June 24, 2017
June 24, 2017
June 28, 2017
Pre-College Engineering Education Division
The National Science Foundation implemented the Robert Noyce Teacher Scholarship Program to encourage science, technology, engineering and mathematics (STEM) majors to transition into K-12 education. One of the aims for grants awarded through this program is to increase the number of current STEM undergraduate majors who are exposed to the teaching profession and who then apply to secondary science or mathematics education certification programs. This paper provides an overview of a paid teaching internship program developed for current STEM undergraduates, the evaluation of the program’s ability to impact the participants’ learning and career plans, and the project team’s insight from their experience running this unique program. This education internship program currently places students with secondary STEM teachers where they first observe and assist in the classroom, and finally, design and teach lessons under supervision. The experiences of approximately 82 interns were probed during interviews with the program evaluator at the end of the respective intern’s semester program (90.1% of all the interns participated in exit interviews). Questions asked during the semi-structured exit interviews were designed to gather information about students’ experiences, gauge their expectations for the program, document what students learned within the program, and monitor the impact of the internship experience on their careers. While only a subset of students reported that they definitely wanted to teach and were looking into graduate programs in education, other interns stated that they would consider teaching at some point within their careers.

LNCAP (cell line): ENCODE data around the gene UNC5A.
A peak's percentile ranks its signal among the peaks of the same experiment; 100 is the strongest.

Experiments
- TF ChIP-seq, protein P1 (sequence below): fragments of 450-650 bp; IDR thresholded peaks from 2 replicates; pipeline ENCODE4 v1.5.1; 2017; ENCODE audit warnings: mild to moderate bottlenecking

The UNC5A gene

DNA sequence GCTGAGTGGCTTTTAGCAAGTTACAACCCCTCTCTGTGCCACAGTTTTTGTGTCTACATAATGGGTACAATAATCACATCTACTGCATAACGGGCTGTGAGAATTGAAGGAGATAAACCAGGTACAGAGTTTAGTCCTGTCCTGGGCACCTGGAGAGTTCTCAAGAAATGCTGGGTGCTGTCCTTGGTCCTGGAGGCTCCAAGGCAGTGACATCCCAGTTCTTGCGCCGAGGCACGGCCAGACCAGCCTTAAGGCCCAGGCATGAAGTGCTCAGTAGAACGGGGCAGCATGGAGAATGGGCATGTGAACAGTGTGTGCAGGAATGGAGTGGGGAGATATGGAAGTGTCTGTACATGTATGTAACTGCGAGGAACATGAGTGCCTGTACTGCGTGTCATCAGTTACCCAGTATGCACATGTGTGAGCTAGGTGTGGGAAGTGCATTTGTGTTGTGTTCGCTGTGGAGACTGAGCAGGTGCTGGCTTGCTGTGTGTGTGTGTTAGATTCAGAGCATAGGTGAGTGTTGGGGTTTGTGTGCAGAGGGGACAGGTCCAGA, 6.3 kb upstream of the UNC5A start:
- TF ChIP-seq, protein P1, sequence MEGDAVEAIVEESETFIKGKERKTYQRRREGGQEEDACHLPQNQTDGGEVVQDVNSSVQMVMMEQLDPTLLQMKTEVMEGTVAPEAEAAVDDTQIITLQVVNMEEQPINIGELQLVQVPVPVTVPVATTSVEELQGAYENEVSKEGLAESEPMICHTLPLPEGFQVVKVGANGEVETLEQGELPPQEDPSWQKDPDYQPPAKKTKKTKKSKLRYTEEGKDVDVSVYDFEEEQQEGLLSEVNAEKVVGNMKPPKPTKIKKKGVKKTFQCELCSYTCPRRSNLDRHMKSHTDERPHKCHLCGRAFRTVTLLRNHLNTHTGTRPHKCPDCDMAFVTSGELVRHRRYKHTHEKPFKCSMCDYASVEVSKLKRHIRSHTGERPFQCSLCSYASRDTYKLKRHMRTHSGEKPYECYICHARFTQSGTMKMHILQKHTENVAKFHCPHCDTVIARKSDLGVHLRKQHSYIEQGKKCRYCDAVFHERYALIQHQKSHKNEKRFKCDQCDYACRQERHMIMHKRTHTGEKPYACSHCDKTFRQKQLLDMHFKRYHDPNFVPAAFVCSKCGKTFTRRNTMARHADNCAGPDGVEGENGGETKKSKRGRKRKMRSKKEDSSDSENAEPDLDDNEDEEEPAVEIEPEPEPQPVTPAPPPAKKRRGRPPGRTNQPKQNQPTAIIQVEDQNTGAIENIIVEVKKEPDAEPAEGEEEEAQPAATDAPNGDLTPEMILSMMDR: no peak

Kennedy, M. S., & Benson, L., & Cook, M., & Martin, L. (2017, June), Developing Teaching Internships for Science and Engineering Undergraduate Students and Project Team Reflection (Evaluation) Paper presented at 2017 ASEE Annual Conference & Exposition, Columbus, Ohio. 10.18260/1-2--28152
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